Prior to 1887, St. Agnes Lighthouse safeguarded vessels in the southern approaches to the Scilly Isles and Bishop Rock Lighthouse did the same to the west. But the unlighted dangerous northern limits were hazardous, especially in fog. Accordingly, a lighthouse was built on Round Island, a small granite islet six miles north east of Bishop Rock and two and a half miles north of St. Mary’s.
The top of Round Island forms a platform on which Trinity House built a lighthouse and dwellings in 1887 in extremely difficult conditions; the sheer rock face made the unloading of building materials almost impossible. The work was carried out by William Tregarthen Douglass of the famous Douglass lighthouse-building dynasty. Today the only access, apart from by helicopter, is by a flight of steps cut into the solid rock.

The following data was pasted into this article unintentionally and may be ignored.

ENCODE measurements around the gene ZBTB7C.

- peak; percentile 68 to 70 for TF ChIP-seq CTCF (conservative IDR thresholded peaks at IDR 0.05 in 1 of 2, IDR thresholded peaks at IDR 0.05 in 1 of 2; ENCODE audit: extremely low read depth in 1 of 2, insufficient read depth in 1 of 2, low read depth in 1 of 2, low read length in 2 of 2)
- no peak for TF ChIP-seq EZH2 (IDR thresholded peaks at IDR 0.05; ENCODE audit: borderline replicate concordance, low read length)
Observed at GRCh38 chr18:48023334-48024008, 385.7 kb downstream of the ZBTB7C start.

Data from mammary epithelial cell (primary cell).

An enormous Chance Brothers biform hyperradial optic—similar to that installed at Bishop Rock in the previous year—was installed in 1888, arranged to give single red flashes at equal intervals of 30 seconds, thereby distinguishing it from the white double flashes of nearby Bishop Rock.
This optic was replaced in 1967, and once again when the lighthouse was automated in 1987.
The lighthouse is now monitored and controlled from Trinity House’s Planning Centre in Harwich, Essex.